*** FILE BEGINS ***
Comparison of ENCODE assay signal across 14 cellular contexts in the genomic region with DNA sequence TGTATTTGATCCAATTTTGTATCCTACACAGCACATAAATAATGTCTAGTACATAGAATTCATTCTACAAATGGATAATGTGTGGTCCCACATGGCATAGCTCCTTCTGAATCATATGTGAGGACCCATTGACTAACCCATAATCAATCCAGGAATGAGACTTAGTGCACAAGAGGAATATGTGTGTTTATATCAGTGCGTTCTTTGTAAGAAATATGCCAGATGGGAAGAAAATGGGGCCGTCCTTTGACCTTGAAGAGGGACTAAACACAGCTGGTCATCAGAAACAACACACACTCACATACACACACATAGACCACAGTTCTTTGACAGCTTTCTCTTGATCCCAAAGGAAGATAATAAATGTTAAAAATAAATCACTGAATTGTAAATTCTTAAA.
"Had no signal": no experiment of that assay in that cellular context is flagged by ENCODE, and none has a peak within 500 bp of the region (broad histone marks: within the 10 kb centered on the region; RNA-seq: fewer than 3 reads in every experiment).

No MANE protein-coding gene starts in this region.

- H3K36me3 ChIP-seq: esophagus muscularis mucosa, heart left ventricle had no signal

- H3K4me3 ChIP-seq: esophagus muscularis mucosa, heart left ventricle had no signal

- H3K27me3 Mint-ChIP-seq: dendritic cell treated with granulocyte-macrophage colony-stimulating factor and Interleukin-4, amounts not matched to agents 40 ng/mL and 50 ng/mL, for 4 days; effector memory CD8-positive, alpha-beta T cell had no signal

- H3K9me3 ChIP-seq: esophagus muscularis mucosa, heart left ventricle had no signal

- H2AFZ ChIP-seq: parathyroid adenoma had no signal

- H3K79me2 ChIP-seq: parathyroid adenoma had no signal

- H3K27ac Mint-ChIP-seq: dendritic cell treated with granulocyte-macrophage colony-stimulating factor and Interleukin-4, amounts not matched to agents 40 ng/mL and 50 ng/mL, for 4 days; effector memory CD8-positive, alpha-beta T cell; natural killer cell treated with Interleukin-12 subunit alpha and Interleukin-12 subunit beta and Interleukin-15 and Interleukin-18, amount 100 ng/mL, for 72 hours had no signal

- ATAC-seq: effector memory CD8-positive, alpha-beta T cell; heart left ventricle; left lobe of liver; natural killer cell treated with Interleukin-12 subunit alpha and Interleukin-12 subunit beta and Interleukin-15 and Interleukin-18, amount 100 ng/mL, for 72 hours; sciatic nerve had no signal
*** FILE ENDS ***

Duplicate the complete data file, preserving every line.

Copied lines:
Comparison of ENCODE assay signal across 14 cellular contexts in the genomic region with DNA sequence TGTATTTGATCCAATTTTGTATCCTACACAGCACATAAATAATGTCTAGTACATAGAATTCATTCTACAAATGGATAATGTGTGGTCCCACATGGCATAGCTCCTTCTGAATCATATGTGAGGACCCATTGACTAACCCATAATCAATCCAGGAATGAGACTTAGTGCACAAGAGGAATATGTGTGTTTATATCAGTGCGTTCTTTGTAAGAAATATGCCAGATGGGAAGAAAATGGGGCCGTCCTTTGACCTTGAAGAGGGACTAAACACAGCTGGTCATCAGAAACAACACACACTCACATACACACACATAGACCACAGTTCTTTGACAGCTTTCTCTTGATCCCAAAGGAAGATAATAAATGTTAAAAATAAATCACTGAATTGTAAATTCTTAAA.
"Had no signal": no experiment of that assay in that cellular context is flagged by ENCODE, and none has a peak within 500 bp of the region (broad histone marks: within the 10 kb centered on the region; RNA-seq: fewer than 3 reads in every experiment).

No MANE protein-coding gene starts in this region.

- H3K36me3 ChIP-seq: esophagus muscularis mucosa, heart left ventricle had no signal

- H3K4me3 ChIP-seq: esophagus muscularis mucosa, heart left ventricle had no signal

- H3K27me3 Mint-ChIP-seq: dendritic cell treated with granulocyte-macrophage colony-stimulating factor and Interleukin-4, amounts not matched to agents 40 ng/mL and 50 ng/mL, for 4 days; effector memory CD8-positive, alpha-beta T cell had no signal

- H3K9me3 ChIP-seq: esophagus muscularis mucosa, heart left ventricle had no signal

- H2AFZ ChIP-seq: parathyroid adenoma had no signal

- H3K79me2 ChIP-seq: parathyroid adenoma had no signal

- H3K27ac Mint-ChIP-seq: dendritic cell treated with granulocyte-macrophage colony-stimulating factor and Interleukin-4, amounts not matched to agents 40 ng/mL and 50 ng/mL, for 4 days; effector memory CD8-positive, alpha-beta T cell; natural killer cell treated with Interleukin-12 subunit alpha and Interleukin-12 subunit beta and Interleukin-15 and Interleukin-18, amount 100 ng/mL, for 72 hours had no signal

- ATAC-seq: effector memory CD8-positive, alpha-beta T cell; heart left ventricle; left lobe of liver; natural killer cell treated with Interleukin-12 subunit alpha and Interleukin-12 subunit beta and Interleukin-15 and Interleukin-18, amount 100 ng/mL, for 72 hours; sciatic nerve had no signal